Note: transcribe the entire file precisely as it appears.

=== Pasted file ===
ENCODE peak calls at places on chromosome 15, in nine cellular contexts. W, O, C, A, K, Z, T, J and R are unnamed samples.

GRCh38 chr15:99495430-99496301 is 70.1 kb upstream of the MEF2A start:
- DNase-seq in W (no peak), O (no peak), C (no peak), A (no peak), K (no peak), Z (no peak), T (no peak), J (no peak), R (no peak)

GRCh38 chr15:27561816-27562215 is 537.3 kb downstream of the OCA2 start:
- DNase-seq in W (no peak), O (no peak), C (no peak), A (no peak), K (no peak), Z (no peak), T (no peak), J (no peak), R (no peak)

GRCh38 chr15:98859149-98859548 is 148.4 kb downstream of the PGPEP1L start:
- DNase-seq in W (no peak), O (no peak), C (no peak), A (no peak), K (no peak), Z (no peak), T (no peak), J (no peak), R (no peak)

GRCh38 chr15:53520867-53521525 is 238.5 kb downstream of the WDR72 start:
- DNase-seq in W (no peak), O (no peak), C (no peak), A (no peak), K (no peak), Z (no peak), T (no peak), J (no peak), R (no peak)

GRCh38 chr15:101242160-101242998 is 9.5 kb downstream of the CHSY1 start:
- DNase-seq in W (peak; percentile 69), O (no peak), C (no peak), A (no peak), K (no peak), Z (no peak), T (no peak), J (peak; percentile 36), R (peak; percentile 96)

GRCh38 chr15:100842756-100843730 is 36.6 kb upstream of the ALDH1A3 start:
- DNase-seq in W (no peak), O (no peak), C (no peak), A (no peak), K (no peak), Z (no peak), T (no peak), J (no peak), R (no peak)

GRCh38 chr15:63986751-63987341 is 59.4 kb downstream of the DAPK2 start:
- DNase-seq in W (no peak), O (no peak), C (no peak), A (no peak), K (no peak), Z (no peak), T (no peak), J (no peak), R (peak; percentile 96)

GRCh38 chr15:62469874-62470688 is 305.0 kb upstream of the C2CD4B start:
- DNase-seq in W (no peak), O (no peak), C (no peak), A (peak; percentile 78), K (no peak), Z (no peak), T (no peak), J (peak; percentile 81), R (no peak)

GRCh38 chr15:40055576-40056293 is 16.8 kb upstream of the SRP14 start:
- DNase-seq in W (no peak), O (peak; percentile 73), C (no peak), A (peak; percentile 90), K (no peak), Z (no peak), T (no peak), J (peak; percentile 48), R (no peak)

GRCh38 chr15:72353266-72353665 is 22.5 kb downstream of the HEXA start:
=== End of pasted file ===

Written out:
ENCODE peak calls at places on chromosome 15, in nine cellular contexts. W, O, C, A, K, Z, T, J and R are unnamed samples.

GRCh38 chr15:99495430-99496301 is 70.1 kb upstream of the MEF2A start:
- DNase-seq in W (no peak), O (no peak), C (no peak), A (no peak), K (no peak), Z (no peak), T (no peak), J (no peak), R (no peak)

GRCh38 chr15:27561816-27562215 is 537.3 kb downstream of the OCA2 start:
- DNase-seq in W (no peak), O (no peak), C (no peak), A (no peak), K (no peak), Z (no peak), T (no peak), J (no peak), R (no peak)

GRCh38 chr15:98859149-98859548 is 148.4 kb downstream of the PGPEP1L start:
- DNase-seq in W (no peak), O (no peak), C (no peak), A (no peak), K (no peak), Z (no peak), T (no peak), J (no peak), R (no peak)

GRCh38 chr15:53520867-53521525 is 238.5 kb downstream of the WDR72 start:
- DNase-seq in W (no peak), O (no peak), C (no peak), A (no peak), K (no peak), Z (no peak), T (no peak), J (no peak), R (no peak)

GRCh38 chr15:101242160-101242998 is 9.5 kb downstream of the CHSY1 start:
- DNase-seq in W (peak; percentile 69), O (no peak), C (no peak), A (no peak), K (no peak), Z (no peak), T (no peak), J (peak; percentile 36), R (peak; percentile 96)

GRCh38 chr15:100842756-100843730 is 36.6 kb upstream of the ALDH1A3 start:
- DNase-seq in W (no peak), O (no peak), C (no peak), A (no peak), K (no peak), Z (no peak), T (no peak), J (no peak), R (no peak)

GRCh38 chr15:63986751-63987341 is 59.4 kb downstream of the DAPK2 start:
- DNase-seq in W (no peak), O (no peak), C (no peak), A (no peak), K (no peak), Z (no peak), T (no peak), J (no peak), R (peak; percentile 96)

GRCh38 chr15:62469874-62470688 is 305.0 kb upstream of the C2CD4B start:
- DNase-seq in W (no peak), O (no peak), C (no peak), A (peak; percentile 78), K (no peak), Z (no peak), T (no peak), J (peak; percentile 81), R (no peak)

GRCh38 chr15:40055576-40056293 is 16.8 kb upstream of the SRP14 start:
- DNase-seq in W (no peak), O (peak; percentile 73), C (no peak), A (peak; percentile 90), K (no peak), Z (no peak), T (no peak), J (peak; percentile 48), R (no peak)

GRCh38 chr15:72353266-72353665 is 22.5 kb downstream of the HEXA start: